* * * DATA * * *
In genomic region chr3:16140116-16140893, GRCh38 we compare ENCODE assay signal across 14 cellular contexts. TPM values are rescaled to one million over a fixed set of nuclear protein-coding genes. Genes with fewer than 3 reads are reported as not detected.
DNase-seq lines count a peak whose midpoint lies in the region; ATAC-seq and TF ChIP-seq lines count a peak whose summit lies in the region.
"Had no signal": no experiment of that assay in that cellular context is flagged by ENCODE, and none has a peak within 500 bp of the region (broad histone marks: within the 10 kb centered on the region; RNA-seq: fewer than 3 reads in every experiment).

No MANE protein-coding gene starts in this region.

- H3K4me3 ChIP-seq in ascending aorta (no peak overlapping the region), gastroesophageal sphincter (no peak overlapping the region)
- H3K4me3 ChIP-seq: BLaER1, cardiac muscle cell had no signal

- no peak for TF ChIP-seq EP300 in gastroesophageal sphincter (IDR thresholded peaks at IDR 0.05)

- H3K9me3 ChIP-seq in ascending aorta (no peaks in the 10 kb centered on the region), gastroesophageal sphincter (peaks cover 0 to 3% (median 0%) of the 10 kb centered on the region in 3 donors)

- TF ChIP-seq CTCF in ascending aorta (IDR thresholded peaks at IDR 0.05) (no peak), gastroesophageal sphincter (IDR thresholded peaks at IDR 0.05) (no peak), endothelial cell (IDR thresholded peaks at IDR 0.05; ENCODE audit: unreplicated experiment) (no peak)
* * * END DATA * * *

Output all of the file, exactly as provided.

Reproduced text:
In genomic region chr3:16140116-16140893, GRCh38 we compare ENCODE assay signal across 14 cellular contexts. TPM values are rescaled to one million over a fixed set of nuclear protein-coding genes. Genes with fewer than 3 reads are reported as not detected.
DNase-seq lines count a peak whose midpoint lies in the region; ATAC-seq and TF ChIP-seq lines count a peak whose summit lies in the region.
"Had no signal": no experiment of that assay in that cellular context is flagged by ENCODE, and none has a peak within 500 bp of the region (broad histone marks: within the 10 kb centered on the region; RNA-seq: fewer than 3 reads in every experiment).

No MANE protein-coding gene starts in this region.

- H3K4me3 ChIP-seq in ascending aorta (no peak overlapping the region), gastroesophageal sphincter (no peak overlapping the region)
- H3K4me3 ChIP-seq: BLaER1, cardiac muscle cell had no signal

- no peak for TF ChIP-seq EP300 in gastroesophageal sphincter (IDR thresholded peaks at IDR 0.05)

- H3K9me3 ChIP-seq in ascending aorta (no peaks in the 10 kb centered on the region), gastroesophageal sphincter (peaks cover 0 to 3% (median 0%) of the 10 kb centered on the region in 3 donors)

- TF ChIP-seq CTCF in ascending aorta (IDR thresholded peaks at IDR 0.05) (no peak), gastroesophageal sphincter (IDR thresholded peaks at IDR 0.05) (no peak), endothelial cell (IDR thresholded peaks at IDR 0.05; ENCODE audit: unreplicated experiment) (no peak)